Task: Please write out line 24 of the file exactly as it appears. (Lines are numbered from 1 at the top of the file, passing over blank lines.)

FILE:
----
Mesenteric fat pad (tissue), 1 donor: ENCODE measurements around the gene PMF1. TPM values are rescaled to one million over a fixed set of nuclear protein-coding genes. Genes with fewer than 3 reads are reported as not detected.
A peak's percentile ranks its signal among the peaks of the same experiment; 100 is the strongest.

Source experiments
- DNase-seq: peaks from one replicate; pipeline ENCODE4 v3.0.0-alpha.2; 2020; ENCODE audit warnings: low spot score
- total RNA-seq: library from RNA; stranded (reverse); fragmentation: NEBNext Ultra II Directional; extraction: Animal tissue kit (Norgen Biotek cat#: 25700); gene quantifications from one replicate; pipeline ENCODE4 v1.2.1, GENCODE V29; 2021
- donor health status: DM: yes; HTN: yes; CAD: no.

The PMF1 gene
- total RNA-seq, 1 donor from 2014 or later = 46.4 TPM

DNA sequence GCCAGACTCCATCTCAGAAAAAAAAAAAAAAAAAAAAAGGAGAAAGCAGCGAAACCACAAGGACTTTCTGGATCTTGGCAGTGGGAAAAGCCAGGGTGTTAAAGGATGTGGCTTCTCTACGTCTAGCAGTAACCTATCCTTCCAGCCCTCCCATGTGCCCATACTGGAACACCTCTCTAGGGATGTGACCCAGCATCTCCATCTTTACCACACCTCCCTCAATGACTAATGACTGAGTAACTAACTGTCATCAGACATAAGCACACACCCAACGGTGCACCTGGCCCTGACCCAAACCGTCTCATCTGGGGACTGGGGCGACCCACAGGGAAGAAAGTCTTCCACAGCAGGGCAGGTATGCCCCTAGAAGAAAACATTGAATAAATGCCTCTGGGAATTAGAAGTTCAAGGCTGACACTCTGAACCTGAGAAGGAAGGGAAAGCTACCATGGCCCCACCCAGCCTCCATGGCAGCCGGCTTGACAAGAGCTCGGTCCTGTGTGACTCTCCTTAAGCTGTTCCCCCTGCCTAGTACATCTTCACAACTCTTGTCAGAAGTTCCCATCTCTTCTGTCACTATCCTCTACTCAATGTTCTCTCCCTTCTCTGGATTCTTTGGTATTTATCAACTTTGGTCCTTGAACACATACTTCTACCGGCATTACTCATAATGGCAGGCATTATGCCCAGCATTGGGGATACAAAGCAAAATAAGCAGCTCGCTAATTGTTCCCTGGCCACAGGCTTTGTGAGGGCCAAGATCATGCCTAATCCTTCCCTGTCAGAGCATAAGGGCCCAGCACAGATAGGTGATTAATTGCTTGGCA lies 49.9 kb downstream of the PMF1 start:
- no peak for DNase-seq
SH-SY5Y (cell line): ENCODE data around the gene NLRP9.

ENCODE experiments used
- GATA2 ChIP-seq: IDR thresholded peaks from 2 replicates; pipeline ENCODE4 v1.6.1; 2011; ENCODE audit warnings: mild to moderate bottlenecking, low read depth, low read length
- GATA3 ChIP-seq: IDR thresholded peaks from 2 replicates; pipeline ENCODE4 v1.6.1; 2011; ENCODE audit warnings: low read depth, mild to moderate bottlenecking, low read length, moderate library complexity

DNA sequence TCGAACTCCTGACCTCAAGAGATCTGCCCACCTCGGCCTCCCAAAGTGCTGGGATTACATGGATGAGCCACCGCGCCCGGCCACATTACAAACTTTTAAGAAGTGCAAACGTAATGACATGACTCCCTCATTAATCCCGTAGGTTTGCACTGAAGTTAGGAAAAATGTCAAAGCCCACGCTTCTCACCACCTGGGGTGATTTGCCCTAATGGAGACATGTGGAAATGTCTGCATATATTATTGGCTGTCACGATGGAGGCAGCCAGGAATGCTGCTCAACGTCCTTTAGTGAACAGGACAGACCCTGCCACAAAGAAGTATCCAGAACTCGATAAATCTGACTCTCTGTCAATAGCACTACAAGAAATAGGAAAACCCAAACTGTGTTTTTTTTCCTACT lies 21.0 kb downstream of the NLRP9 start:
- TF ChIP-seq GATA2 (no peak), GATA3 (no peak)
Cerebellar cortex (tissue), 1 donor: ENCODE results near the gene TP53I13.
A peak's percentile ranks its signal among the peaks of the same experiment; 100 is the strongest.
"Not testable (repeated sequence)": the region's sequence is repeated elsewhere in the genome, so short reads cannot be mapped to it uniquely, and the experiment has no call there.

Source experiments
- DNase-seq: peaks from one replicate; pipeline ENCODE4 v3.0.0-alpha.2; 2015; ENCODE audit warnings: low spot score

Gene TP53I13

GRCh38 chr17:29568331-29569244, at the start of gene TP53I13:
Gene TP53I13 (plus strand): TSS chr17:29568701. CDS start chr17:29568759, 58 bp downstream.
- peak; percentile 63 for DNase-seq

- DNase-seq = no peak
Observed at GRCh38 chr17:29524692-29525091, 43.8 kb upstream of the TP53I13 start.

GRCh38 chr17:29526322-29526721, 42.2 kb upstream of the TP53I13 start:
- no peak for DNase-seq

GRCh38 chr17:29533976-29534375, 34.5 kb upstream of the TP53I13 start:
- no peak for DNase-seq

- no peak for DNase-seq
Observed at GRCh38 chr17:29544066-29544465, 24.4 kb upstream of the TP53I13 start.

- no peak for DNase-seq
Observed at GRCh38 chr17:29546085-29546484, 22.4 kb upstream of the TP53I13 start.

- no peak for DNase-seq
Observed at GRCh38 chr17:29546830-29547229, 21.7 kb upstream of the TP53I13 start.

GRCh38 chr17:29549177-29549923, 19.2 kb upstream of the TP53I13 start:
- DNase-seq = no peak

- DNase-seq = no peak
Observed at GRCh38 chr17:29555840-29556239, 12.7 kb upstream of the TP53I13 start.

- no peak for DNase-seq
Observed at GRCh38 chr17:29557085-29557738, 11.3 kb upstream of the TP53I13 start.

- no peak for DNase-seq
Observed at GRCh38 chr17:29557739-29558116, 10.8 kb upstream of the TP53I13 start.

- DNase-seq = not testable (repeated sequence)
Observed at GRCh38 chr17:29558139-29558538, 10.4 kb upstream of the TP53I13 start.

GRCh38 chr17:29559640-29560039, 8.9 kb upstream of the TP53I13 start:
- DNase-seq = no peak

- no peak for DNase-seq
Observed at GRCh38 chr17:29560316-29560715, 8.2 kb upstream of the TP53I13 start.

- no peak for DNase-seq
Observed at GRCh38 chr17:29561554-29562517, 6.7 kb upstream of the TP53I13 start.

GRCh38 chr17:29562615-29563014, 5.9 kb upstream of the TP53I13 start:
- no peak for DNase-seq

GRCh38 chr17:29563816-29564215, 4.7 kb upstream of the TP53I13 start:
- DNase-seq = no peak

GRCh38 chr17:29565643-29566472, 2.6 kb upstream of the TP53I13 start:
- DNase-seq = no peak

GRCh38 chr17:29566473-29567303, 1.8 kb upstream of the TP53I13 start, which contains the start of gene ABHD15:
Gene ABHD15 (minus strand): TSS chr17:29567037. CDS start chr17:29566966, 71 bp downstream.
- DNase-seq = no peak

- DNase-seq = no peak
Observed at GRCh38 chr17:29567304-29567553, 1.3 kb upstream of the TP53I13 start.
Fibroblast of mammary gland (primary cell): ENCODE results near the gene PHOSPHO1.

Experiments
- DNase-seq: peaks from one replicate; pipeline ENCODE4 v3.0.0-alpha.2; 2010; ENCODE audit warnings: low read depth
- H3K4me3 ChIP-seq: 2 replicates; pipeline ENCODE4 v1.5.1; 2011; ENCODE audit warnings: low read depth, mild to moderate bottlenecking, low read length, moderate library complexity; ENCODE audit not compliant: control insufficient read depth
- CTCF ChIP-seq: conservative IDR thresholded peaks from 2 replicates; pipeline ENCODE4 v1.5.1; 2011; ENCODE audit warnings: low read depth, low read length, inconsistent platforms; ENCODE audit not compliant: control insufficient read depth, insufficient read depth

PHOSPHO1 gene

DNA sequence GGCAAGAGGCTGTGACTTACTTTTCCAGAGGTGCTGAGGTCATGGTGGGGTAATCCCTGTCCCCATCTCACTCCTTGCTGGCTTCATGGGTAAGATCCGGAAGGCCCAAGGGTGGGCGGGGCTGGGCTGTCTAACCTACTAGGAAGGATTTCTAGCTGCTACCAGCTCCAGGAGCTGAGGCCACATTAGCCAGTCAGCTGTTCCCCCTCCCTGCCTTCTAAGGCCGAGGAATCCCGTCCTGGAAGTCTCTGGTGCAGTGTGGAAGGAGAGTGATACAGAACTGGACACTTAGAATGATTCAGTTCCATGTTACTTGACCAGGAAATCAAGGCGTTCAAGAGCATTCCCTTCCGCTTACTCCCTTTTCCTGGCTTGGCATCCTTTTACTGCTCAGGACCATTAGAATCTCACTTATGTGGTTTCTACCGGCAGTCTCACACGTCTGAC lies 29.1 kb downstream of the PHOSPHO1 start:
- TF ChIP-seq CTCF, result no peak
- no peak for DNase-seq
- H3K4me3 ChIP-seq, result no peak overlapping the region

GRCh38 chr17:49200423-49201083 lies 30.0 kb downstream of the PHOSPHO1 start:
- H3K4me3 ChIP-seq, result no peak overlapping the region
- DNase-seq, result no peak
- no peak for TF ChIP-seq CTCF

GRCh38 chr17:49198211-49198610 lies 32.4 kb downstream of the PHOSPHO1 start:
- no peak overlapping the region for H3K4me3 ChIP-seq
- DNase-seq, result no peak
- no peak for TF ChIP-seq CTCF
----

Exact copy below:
Gene TP53I13 (plus strand): TSS chr17:29568701. CDS start chr17:29568759, 58 bp downstream.